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Cavagnero broke many rules of concert-hall design to create the SFJazz Center, starting with the glass walls that sheathe the entire building.

The main concert stage. Courtesy of Mark Cavagnero Associates.


A rendering depicting the building from Franklin Street. Courtesy of Mark Cavagnero Associates.




An Architect with Jazz Hands

Mark Cavagnero makes 35,000 square feet feel almost intimate at the new SFJazz Center, opening January 21st. 

As for the all-important acoustics, Cavagnero worked closely with Sam Berkow, an acoustician best known for his work on Jazz at Lincoln Center in Manhattan. “Sam would say, ‘You can’t do that. It just isn’t done,’” says Cavagnero, grinning. “And we’d say, ‘OK, just pretend that we could—what might that look like?’” In a typical concert hall, he explains, only 50 percent of the sound comes from the instruments themselves; the other 50 percent comes from the speakers. But the SFJazz Center is designed to accommodate unplugged acoustic performances as well as acts that use a sound system. The theater’s walls and ceiling are built from a graded system of painted black concrete, insulation material, mesh, and slats of solid white oak that absorb and disperse sound. “If you’re a purist, you’ll be able to hear the fingers hitting the keys,” Cavagnero says, striking his hard hat as if it were piano ivories.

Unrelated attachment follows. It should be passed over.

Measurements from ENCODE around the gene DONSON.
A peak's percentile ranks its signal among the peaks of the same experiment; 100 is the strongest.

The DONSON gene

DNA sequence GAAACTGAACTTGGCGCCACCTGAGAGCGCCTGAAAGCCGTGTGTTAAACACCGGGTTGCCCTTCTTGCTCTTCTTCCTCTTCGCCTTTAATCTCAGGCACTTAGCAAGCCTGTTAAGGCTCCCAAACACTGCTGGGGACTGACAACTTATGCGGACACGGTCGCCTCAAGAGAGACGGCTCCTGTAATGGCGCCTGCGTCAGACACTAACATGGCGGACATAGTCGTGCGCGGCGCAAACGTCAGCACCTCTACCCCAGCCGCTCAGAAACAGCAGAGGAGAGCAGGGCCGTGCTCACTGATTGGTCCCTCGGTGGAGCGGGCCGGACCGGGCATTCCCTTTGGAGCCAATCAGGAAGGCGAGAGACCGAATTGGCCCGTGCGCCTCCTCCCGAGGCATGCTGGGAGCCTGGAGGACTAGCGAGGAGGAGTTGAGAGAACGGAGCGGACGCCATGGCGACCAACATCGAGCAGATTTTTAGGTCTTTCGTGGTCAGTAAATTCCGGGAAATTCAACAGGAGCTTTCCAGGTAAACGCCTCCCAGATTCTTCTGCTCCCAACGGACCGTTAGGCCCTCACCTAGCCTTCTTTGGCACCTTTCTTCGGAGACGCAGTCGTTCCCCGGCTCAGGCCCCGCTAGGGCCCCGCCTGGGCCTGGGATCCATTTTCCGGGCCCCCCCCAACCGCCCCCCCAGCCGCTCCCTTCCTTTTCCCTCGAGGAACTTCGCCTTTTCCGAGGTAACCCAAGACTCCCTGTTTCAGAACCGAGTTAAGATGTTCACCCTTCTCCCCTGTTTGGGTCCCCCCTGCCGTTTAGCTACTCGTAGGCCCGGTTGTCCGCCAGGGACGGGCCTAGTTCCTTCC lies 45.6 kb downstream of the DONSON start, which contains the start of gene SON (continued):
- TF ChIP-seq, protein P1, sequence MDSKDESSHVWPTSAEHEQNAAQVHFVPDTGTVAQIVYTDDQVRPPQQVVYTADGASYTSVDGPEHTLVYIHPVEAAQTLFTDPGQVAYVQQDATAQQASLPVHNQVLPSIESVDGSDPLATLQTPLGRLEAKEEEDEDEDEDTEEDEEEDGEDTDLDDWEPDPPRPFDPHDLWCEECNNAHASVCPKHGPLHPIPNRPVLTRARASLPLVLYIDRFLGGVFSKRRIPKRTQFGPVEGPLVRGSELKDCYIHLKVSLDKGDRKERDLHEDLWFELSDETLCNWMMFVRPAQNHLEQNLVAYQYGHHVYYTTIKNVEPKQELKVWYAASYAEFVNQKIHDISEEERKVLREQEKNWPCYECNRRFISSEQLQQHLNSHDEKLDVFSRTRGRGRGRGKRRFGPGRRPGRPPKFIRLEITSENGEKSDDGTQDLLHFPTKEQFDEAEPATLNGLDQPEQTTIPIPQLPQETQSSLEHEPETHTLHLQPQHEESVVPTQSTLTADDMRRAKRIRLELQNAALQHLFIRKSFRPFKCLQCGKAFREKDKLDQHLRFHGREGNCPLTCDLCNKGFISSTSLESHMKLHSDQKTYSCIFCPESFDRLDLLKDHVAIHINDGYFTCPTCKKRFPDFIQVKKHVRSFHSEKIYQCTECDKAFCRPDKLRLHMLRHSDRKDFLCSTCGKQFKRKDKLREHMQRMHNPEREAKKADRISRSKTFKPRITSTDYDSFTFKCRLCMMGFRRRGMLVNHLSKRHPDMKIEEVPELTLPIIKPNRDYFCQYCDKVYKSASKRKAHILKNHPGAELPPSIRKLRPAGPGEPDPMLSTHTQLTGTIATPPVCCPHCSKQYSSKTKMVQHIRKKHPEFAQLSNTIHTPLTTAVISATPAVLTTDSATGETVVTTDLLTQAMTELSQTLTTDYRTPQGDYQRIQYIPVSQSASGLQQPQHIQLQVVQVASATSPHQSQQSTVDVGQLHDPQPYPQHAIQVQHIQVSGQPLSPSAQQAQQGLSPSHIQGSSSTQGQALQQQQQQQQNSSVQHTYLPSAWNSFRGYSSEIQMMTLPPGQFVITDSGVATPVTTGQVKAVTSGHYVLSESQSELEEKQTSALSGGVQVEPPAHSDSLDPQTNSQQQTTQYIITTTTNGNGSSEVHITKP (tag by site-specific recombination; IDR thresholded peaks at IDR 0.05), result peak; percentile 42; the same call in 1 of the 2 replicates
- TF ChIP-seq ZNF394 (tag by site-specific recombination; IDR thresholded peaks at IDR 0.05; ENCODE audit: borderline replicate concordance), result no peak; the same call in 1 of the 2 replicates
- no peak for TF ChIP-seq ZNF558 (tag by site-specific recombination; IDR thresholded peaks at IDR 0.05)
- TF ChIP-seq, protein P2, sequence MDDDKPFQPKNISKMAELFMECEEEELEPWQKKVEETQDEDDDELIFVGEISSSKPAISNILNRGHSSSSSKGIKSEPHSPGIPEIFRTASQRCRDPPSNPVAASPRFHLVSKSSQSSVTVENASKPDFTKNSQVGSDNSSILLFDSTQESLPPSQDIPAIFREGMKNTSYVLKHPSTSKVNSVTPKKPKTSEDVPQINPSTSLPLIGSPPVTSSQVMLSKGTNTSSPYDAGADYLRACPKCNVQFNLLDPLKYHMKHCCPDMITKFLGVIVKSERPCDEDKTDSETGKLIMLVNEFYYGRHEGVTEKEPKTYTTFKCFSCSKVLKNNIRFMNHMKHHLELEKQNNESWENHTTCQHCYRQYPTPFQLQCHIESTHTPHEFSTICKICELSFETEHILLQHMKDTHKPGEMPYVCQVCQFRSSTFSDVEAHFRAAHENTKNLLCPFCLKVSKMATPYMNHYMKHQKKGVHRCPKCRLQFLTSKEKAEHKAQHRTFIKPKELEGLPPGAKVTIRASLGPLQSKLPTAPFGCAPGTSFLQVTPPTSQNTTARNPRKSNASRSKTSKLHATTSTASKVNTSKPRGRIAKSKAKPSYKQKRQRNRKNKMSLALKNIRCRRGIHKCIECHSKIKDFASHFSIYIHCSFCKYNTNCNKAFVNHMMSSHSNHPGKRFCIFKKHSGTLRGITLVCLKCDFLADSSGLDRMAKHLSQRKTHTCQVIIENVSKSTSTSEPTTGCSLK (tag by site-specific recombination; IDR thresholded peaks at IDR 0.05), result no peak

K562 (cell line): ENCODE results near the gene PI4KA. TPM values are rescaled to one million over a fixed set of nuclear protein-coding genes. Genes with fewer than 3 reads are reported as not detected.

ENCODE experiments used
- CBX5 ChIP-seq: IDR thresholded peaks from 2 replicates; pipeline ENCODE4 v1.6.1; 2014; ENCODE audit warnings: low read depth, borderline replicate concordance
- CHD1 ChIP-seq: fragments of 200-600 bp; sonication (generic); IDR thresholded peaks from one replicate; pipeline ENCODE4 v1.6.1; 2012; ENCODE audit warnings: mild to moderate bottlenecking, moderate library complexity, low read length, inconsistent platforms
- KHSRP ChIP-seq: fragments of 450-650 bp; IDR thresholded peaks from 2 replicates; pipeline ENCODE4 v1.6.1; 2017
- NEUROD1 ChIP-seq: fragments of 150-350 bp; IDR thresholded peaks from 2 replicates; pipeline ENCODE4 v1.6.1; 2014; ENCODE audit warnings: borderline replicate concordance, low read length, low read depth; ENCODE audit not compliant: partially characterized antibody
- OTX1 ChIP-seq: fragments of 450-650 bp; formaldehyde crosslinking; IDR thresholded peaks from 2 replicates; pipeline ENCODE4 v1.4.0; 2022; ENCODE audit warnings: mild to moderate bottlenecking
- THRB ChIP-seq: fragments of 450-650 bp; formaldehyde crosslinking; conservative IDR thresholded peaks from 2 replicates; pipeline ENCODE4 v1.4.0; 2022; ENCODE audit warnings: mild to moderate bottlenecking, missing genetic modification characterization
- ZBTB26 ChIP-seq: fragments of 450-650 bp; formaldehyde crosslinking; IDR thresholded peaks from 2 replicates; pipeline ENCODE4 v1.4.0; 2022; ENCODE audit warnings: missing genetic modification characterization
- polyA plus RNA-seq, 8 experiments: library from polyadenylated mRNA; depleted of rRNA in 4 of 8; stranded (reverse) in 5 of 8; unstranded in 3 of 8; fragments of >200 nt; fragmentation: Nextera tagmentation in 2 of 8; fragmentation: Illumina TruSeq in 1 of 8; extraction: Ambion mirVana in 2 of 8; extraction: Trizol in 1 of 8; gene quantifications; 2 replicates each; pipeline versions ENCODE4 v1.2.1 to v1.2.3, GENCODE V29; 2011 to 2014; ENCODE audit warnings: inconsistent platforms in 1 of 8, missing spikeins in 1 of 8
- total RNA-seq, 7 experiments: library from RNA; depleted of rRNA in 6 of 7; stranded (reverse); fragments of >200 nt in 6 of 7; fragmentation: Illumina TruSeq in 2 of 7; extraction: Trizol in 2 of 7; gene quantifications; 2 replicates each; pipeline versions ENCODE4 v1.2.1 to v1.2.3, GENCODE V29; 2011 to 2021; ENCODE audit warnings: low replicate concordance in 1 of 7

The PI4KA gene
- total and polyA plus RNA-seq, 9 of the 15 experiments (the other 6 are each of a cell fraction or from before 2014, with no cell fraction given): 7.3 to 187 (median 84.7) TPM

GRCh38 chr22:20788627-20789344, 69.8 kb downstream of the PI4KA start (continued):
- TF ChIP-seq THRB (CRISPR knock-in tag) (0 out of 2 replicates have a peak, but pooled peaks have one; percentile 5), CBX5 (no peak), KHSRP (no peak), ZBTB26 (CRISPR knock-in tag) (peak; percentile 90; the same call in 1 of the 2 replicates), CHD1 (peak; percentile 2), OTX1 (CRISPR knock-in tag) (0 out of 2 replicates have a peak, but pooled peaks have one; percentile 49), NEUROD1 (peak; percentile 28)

And then, of course, there’s all that glass. Cavagnero and Berkow employed a battery of design innovations to ensure that it won’t compromise the acoustics within, including meticulously graded insulation within the theater’s ceiling and sidewalls, airtight soundproof doors, and double panes of hermetically sealed glass outside. The extras were worth it, Cavagnero says, because the glass is crucial to the way he wants the building to draw in the surrounding neighborhood. Many of the interior rooms are visible from the street, including the café kitchen (owned by Slanted Door chef Charles Phan), the rehearsal spaces, and even parts of the stage itself. Transparent doors on both ends of the second-floor lobby fold out to open-air terraces.

In contrast to the grand and venerable War Memorial Opera House and Davies Symphony Hall a couple of blocks away, here you’ll be able to watch the musicians play, admire the murals by Sandow Birk and Elyse Pignolet, grab a drink at the café bar, and peer into the rehearsal spaces—all without a ticket. “Compared to the opera and symphony buildings, SFJazz is like a screaming, impetuous teenager,” says Cavagnero. “It wants to be seen and heard.”


Originally published in the January 2013 issue of San Francisco.

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